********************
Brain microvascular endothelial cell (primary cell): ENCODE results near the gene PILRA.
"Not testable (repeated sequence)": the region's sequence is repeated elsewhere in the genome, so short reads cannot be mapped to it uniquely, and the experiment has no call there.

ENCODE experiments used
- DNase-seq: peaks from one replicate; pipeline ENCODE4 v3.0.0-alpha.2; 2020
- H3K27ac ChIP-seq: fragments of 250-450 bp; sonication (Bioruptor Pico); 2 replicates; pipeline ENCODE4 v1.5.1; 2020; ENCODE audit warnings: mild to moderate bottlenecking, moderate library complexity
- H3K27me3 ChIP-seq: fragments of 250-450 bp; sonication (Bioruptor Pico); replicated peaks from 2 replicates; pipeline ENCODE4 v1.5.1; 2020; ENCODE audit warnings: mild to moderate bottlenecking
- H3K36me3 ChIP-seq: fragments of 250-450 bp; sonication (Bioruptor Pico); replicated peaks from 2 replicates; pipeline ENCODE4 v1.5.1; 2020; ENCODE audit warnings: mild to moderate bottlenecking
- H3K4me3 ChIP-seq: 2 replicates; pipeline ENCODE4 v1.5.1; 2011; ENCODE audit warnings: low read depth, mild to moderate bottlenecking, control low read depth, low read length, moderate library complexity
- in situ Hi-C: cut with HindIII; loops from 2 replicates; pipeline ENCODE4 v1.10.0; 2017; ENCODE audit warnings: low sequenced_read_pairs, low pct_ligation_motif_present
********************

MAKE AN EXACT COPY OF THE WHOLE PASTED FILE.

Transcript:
Brain microvascular endothelial cell (primary cell): ENCODE results near the gene PILRA.
"Not testable (repeated sequence)": the region's sequence is repeated elsewhere in the genome, so short reads cannot be mapped to it uniquely, and the experiment has no call there.

ENCODE experiments used
- DNase-seq: peaks from one replicate; pipeline ENCODE4 v3.0.0-alpha.2; 2020
- H3K27ac ChIP-seq: fragments of 250-450 bp; sonication (Bioruptor Pico); 2 replicates; pipeline ENCODE4 v1.5.1; 2020; ENCODE audit warnings: mild to moderate bottlenecking, moderate library complexity
- H3K27me3 ChIP-seq: fragments of 250-450 bp; sonication (Bioruptor Pico); replicated peaks from 2 replicates; pipeline ENCODE4 v1.5.1; 2020; ENCODE audit warnings: mild to moderate bottlenecking
- H3K36me3 ChIP-seq: fragments of 250-450 bp; sonication (Bioruptor Pico); replicated peaks from 2 replicates; pipeline ENCODE4 v1.5.1; 2020; ENCODE audit warnings: mild to moderate bottlenecking
- H3K4me3 ChIP-seq: 2 replicates; pipeline ENCODE4 v1.5.1; 2011; ENCODE audit warnings: low read depth, mild to moderate bottlenecking, control low read depth, low read length, moderate library complexity
- in situ Hi-C: cut with HindIII; loops from 2 replicates; pipeline ENCODE4 v1.10.0; 2017; ENCODE audit warnings: low sequenced_read_pairs, low pct_ligation_motif_present